The British Medical Association is calling for free sanitary products across all hospitals in the UK, as doctors say it is essential to the health, dignity and wellbeing of inpatients.
The BMA wants sanitary products to be made freely available across all UK hospitals after an investigation by the union found a significant number of hospital trusts and health boards (42%) do not supply such products at all, will only supply small amounts, or will supply them only in an emergency.
“It seems fundamentally unequal that hospitals would provide shaving materials to men but not provide vital sanitary products to women”
The research also highlighted that no trusts or health boards in the UK had a dedicated policy in place and noted a significant variation in the provision of sanitary items, said the union.
Among the key findings, the investigation revealed that in many cases, products were only available on gynaecology or maternity wards.
In addition, it was found that some trusts and health boards had reported spending nothing on sanitary products for patients. For those that did, the average spend was only 71p per bed, per year, noted the BMA.
The BMA also highlighted that only 22% of trusts said that sanitary products are readily available to purchase. Nearly half (48%) said that access was limited in some regard, and some trusts said it was not possible, at all, to purchase sanitary products on site (15%).
Meanwhile, it was also identified that a number or trusts and health boards listed toiletry items such as razors and shaving foam as being provided to patients for free during their hospital stay, but not sanitary items.
The BMA said having access to sanitary products was a basic need, just like food. It added that hospitals should set a strong example by providing these items for patients that cannot afford them, in addition to those who may unexpectedly find themselves in hospital often without other people to rely on.
Women facing ‘barriers’ to gynaecological healthcare
Carmel Bagness, the Royal College of Nursing’s professional lead for midwifery and women’s health, backed the call from the doctors’ union.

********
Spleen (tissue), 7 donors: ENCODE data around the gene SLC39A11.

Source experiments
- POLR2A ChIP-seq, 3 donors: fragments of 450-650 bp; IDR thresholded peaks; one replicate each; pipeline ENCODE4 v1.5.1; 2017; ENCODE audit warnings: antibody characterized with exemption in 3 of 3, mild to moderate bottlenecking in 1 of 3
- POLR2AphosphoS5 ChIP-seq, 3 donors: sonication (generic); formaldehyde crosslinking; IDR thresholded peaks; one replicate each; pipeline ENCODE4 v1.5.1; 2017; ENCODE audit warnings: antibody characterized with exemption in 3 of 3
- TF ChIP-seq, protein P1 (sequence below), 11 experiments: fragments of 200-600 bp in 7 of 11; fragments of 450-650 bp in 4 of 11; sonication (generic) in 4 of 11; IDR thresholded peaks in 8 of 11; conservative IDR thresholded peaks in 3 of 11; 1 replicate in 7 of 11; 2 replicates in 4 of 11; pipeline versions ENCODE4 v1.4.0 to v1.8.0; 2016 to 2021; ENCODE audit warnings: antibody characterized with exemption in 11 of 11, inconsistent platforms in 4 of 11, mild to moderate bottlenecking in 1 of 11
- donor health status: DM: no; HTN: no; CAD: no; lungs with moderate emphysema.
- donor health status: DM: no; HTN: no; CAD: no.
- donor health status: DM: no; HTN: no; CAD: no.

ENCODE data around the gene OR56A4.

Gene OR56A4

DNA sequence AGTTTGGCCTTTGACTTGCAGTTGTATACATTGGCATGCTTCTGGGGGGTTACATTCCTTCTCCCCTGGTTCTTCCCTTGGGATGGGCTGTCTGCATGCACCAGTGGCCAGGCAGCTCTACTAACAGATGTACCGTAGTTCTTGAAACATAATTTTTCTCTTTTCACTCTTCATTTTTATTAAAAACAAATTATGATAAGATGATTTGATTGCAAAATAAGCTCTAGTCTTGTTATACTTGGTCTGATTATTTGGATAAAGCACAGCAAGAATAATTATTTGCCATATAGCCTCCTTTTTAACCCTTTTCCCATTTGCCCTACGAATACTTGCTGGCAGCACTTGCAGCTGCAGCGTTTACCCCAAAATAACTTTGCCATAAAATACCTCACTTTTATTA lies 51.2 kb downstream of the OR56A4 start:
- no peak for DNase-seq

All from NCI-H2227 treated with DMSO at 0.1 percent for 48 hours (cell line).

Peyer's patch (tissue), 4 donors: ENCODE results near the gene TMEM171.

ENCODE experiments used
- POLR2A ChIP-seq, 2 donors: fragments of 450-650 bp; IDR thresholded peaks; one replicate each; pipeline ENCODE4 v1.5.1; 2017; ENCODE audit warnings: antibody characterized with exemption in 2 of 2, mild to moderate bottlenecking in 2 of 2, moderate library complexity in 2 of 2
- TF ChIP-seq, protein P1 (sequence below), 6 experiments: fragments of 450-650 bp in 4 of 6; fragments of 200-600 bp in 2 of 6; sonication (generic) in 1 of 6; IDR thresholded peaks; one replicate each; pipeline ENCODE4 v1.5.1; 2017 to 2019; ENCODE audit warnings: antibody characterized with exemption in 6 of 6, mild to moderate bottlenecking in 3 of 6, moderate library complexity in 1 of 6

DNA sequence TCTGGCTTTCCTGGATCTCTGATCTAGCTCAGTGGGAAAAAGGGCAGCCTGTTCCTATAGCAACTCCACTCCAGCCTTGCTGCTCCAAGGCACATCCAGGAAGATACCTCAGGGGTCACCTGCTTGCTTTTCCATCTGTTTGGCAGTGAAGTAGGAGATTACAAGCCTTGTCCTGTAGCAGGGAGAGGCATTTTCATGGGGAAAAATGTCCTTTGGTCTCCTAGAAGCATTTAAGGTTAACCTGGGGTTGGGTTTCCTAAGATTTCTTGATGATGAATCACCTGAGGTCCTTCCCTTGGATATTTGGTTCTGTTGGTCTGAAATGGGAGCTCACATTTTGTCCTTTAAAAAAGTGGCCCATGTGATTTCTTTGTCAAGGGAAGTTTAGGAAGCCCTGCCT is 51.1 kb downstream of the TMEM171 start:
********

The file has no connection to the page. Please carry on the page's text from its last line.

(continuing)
“Being in hospital in the first place, especially unexpectedly, can be a distressing experience for anybody and women and girls should not have the added worry of ensuring they have an adequate supply of sanitary products,” she said.
“It seems completely inconsistent and fundamentally unequal that hospitals would provide shaving materials to men but not provide vital sanitary products to women, particularly to those who are alone with no one to rely on,” she added.
Ms Bagness continued: “It is a matter of dignity and women and girls should feel they are being properly cared for – this is a simple part of the package of care which can make a big difference to a patient’s experience.”
The latest investigation is part of a wider BMA campaign to put an end to period poverty, with the union noting there were many people who could not afford sanitary items which has a profound impact on their sense of self-worth and dignity.
It argued that the impact on patient wellbeing far outweighed the relatively small cost to the NHS of making sanitary products freely available.
“Hospitals have an opportunity to lead the way in tackling period poverty and should be a shining example of the progress”
BMA board of science chair, Professor Dame Parveen Kumar, said it was “highly concerning” that many hospitals were not providing sanitary items for patients who need them.
“A hospital stay can be a very challenging experience and is often unexpected,” she said. “This should not be further exacerbated by the indignity and embarrassment that comes from not having access to these essential products.”
Dame Kumar also stated that as well as the provision of products, trusts and health boards should provide patients with information on how to access the products, either prior to, or during their stay.
She said: “Hospitals have an opportunity to lead the way in tackling period poverty and should be a shining example of the progress that can be made on this important issue.”
“Something which may seem not that significant can have a major impact on a person’s wellbeing and health services across the UK have the ability to make this important step,” she added.
The BMA have written a letter to NHS England chief executive, Simon Stevens, to discuss the recommendations.